Because reflections from walls etc. can cause radio 'dead' spots, a problem with single receiver systems, diversity systems have two antenna, sufficiently far apart for one to always have a signal, even if the other is in a deadspot.
Squelch - A simple gate, squelch controls a mute threshold, of minimum 'signal' strength to allow receiver to output a signal.

POLAR (or pickup) PATTERNS


All directions, surprisingly... The diaphragm is fixed across the end of a sealed, airtight chamber. This means that one side of the diaphragm is at a constant pressure, so the diaphragm moves in response to changes in air pressure, virtually regardless of the direction it arrived at. Also called a pressure microphone. They do not have 'proximity' effects inherent in cardioid and figure-eight mics. Generally sound more natural as there are is no 'porting' found on directional mics.

Unidirectional (Cardioid)

One direction, often called CARDIOID because it's polar pattern is roughly heart-shaped.
Good for artists that move around slightly, but watch out for pickup from on-stage backline. Virtually no pickup from behind, so put monitor speakers directly behind mic. Built like a figure-eight microphone, but uses a 'sound path' to direct sound into the rear of the diaphragm. This network of refectors is complex but has the effect of canceling sound from the sides and rear of the microphone, leaving it sensitive to the front.

Hyper and Super-Cardioid

Narrower cardioid pattern so more directional, but picks-up more from directly behind; frequency response also often narrower. (Why I don't like Beta 87's very much, they sound funny and pick-up monitors more). Monitors must be slightly to the sides for these.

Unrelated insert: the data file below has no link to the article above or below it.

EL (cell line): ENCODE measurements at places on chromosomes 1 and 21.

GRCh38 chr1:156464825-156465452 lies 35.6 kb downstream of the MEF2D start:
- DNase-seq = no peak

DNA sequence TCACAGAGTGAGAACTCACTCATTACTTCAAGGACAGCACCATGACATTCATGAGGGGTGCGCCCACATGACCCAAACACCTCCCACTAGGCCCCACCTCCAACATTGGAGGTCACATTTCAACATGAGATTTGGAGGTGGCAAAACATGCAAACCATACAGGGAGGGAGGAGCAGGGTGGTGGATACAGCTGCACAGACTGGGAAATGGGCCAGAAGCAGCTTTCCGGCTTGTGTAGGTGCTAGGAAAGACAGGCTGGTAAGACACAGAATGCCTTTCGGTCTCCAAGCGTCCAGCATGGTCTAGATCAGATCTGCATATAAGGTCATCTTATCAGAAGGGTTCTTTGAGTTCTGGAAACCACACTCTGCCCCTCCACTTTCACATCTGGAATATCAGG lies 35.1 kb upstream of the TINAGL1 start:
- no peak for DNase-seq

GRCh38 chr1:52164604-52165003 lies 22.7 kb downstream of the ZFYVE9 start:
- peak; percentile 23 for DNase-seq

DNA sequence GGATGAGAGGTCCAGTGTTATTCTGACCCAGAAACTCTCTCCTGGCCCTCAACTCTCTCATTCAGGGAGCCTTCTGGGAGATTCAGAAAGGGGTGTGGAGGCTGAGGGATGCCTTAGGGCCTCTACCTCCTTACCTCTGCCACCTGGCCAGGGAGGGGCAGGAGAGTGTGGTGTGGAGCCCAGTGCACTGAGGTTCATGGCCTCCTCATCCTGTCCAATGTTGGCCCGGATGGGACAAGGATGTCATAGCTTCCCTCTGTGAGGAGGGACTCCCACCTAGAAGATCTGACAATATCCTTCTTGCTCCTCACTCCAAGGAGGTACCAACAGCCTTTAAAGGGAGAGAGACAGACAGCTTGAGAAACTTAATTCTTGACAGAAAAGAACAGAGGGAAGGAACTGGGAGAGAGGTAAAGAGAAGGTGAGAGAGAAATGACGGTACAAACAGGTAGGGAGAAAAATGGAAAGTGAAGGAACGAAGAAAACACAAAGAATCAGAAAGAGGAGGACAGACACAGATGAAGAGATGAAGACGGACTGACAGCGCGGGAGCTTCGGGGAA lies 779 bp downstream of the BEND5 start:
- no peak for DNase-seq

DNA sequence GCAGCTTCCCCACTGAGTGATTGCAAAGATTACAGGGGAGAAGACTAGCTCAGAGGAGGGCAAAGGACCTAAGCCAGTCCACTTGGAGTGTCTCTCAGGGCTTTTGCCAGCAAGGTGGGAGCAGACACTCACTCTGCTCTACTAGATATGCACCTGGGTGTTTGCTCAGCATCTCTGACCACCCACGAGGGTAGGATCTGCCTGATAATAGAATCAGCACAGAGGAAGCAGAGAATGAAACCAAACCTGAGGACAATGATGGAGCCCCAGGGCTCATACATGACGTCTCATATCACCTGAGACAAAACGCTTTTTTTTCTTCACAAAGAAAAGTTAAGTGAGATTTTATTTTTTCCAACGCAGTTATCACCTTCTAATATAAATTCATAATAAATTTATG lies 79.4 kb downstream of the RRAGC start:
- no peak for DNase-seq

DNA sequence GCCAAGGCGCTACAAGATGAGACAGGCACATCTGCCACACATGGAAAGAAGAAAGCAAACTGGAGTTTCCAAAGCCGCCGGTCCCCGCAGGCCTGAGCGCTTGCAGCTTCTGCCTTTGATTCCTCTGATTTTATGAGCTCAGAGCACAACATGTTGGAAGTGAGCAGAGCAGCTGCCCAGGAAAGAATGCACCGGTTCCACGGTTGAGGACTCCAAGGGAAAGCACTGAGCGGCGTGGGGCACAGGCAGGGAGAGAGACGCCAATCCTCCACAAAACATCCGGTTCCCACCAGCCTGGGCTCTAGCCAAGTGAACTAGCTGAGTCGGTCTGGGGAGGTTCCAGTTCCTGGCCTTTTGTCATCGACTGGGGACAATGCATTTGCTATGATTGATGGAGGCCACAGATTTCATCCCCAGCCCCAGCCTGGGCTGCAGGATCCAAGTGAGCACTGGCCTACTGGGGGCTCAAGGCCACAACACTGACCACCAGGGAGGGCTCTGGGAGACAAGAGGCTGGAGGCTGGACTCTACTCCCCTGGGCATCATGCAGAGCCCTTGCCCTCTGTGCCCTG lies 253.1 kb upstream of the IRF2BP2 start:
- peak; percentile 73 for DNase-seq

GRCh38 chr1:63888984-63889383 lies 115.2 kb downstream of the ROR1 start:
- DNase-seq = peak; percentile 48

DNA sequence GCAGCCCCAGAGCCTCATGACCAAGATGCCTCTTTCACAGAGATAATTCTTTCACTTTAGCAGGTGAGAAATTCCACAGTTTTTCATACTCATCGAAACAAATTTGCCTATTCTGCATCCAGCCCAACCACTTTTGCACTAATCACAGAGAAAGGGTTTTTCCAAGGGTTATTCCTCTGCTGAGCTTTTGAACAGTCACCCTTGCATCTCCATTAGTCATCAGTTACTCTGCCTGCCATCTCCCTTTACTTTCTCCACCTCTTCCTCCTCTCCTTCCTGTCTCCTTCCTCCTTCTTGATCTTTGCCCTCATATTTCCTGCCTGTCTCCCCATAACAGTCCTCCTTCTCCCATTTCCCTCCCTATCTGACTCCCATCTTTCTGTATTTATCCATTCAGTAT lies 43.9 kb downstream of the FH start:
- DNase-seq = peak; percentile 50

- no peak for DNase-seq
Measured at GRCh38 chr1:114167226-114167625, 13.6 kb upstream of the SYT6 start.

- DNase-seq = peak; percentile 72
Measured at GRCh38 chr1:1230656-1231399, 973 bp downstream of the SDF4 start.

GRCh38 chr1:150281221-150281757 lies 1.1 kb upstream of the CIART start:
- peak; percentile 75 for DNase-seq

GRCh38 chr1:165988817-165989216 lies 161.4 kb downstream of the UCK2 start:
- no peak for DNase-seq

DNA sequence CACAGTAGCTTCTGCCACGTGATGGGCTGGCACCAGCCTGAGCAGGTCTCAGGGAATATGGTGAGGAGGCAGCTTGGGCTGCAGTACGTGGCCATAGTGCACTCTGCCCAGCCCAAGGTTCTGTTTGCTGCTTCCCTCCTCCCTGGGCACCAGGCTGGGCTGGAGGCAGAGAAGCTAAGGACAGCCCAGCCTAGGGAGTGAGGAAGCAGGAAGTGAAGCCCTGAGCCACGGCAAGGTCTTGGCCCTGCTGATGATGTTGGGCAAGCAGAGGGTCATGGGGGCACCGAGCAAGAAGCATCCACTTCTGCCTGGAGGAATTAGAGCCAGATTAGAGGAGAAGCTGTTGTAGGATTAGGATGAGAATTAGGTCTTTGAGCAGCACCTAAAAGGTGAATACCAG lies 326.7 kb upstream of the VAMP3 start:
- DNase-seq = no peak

Shotgun mics have an extended 'tube' of soundpath, making them very directional, but dispersing much LF noise.
All cardioids types work by sensing pressure gradient (difference) between the front of the diaphragm and the 'ports' (holes) on the rear of the capsule that feed the interference network. Dynamic characteristics can be fucked-up if the mic is held too close to the basket (grilly, 'head' shaped bit); also this significantly increases chances of feedback.
Dynamic and Back-electret both have fixed polar patterns, but in studios you can find dual-diaphragm capsule capacitor mics, where pickup can be changed by a switch, which changes properties of the capsules.


Uses diaphragm open to the air on two sides, SO it picks up from the front and back of the capsule, but not the sides. Uses the pressure difference between front and back to work, also called pressure-gradient mics. Proximity effects are simply an increased low-end response when very close to the source. 
Used to be used on the chunky old chrome 50s mics, but now reserved for specialist stereo applications. 


because the mics directionality is based on the relationship between the front and the ports at the back, if the source (ie singer) is closer than about 5cm, you get significant bass boost, as the acoustic path differences between sides of the diaphragm within the mic become significant and phases begin to change in the LF reigon. Standup comics commonly demonstrate this. 
Can be used by skilled singers to add tone to their performance but can equally sound really rubbish with an inexperienced singers.


The sensitivity of a mic, given in dB, is the electrical output for a given SPL, usually 1Pascal (94dB @1KHz). A good level is abour 8mv/pa.